And that's why, shocking though it may sound given No 10 has today been found to have misled the monarch and broken the law, in Downing Street, today's result is not entirely seen as bad thing, giving - as some of those close to the PM see it - yet more evidence of the "establishment" trying to stand in the way of allowing Brexit to happen.
Quote:
Throughout the Vote Leave campaign the approach was consistent - if the controversial things they claimed were challenged, their answer was not to demur, but to double down.

The parallels are already there. Listening to government minister Kwasi Kwarteng suggest tonight that independent judges doing their jobs are "interfering" tells us that - even though he used a classic political technique of saying he was only articulating what others were saying.
Quote:
They have made a clear decision about taking a controversial strategy, which could ultimately be successful, from which they won't be diverted.
https://www.bbc.co.uk/news/uk-politics-49669266

Sounds like classic Dom/Bannon
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Old 12th September 2019, 12:33 AM   #2772
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Originally Posted by Vixen View Post
According to the GRAUNIAD the original version says 'base case' not 'worst case'. So Michael Gove lied to the Commons.

If that is the 'base case' I hate to think what the 'worst case' model looks like.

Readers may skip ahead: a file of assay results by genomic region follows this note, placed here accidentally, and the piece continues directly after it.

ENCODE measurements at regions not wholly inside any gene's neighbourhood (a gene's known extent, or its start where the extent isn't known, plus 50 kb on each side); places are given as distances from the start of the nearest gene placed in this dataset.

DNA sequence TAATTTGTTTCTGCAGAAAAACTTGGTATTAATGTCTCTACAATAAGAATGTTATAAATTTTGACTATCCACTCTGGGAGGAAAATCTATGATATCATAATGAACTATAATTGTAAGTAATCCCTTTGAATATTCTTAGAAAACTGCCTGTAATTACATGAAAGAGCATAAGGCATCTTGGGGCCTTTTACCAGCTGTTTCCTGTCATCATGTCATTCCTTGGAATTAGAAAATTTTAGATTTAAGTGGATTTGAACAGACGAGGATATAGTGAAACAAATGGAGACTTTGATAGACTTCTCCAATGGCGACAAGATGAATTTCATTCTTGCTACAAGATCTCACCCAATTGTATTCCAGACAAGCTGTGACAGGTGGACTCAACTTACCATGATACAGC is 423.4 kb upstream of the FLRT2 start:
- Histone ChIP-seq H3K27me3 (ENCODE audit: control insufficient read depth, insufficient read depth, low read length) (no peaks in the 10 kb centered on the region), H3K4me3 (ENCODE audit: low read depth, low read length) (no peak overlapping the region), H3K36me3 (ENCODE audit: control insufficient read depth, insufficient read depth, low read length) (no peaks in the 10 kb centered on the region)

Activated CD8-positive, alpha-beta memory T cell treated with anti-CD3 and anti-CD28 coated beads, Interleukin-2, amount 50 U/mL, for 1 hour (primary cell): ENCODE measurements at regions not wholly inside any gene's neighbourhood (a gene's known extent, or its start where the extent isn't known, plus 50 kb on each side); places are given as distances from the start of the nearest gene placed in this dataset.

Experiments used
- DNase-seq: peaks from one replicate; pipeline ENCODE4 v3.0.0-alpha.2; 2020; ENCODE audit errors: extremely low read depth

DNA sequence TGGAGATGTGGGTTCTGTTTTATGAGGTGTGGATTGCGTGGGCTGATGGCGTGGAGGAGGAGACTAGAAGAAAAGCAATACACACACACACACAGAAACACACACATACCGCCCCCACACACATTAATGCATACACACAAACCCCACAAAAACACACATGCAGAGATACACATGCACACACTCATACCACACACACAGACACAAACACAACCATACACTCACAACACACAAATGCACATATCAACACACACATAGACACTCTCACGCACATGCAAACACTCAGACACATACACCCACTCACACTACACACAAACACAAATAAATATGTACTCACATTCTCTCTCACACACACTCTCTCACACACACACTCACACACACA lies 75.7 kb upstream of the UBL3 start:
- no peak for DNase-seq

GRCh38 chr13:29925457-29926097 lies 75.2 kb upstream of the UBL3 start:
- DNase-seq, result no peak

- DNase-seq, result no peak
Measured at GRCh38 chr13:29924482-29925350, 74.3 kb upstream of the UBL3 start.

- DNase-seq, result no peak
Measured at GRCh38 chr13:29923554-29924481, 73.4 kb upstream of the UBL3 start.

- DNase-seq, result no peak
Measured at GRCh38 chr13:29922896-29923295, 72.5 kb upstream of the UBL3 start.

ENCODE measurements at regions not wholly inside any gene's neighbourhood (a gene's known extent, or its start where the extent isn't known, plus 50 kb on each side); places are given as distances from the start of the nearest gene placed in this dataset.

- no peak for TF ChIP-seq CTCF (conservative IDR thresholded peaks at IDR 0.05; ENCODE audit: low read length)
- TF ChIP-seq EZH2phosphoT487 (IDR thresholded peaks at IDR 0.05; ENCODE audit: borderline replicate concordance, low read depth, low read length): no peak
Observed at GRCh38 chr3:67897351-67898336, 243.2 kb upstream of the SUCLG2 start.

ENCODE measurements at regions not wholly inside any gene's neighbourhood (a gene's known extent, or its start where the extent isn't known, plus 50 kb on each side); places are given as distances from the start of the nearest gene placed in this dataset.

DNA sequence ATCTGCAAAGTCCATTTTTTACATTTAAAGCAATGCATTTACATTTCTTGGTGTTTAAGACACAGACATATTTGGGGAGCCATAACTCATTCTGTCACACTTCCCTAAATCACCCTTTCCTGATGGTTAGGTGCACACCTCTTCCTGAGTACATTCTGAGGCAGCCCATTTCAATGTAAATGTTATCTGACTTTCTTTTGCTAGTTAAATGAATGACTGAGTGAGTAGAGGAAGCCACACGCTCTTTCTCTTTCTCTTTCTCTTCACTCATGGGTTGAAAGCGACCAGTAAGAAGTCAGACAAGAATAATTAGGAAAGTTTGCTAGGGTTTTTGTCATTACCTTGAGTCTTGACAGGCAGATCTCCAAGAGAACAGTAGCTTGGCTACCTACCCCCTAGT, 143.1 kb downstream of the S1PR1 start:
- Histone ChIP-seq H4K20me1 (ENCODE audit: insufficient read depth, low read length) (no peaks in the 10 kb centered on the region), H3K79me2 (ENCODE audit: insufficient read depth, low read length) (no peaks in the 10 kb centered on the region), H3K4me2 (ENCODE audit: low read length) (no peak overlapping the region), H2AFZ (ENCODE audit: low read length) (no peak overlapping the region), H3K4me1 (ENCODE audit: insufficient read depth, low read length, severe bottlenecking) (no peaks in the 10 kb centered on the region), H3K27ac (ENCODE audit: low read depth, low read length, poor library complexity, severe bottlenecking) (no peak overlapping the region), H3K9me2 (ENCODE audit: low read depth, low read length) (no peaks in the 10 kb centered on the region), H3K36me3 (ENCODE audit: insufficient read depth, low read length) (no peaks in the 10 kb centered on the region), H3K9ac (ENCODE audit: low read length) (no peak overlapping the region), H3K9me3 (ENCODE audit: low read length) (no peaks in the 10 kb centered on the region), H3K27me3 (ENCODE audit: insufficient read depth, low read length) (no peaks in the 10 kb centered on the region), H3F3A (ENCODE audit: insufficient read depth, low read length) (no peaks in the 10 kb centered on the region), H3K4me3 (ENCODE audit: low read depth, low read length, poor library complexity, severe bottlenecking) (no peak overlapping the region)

Yellowhammer is a realistic worst case. It is what all government departments are currently preparing for.
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Old 12th September 2019, 12:34 AM   #2773
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Originally Posted by Vixen View Post
This is the redacted part as claimed by a tweeter, Rosamund Urwin. According to the rest of Yellowhammer, the impact will be most severe on the lower income groups in t'Grim North. I can foresee long queues at the petrol stations just before 31 October 2019, with rationing having to be imposed. Fights breaking out amongst motorists.
Which reminds me, must fill the Jag and MG at some point in the next few weeks. It's useful having a 145 litre (2,400 km in the Skoda) petrol reserve in the garage (even if syphoning is less than pleasurable) in case of emergency.
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Old 12th September 2019, 12:35 AM   #2774
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From Bloomberg 19 August 2019:


Quote:
The U.K. Petroleum Industry Association, which represents the country’s downstream oil sector, urged the U.K. government to adopt a policy of reciprocal tariffs so that British exports are on a level playing field with EU refiners. It says that while gasoline imports to the U.K. could benefit from zero tariffs, its exports of the fuel could face a 4.7% charge if the U.K. exits the EU without a deal and defaults to World Trade Organization rules.


“Refining is a margin-tight industry and these tariffs would put a severe amount of pressure on the sector’s competitiveness,” William James, a UKPIA spokesman, said in an interview.
<snip

Quote: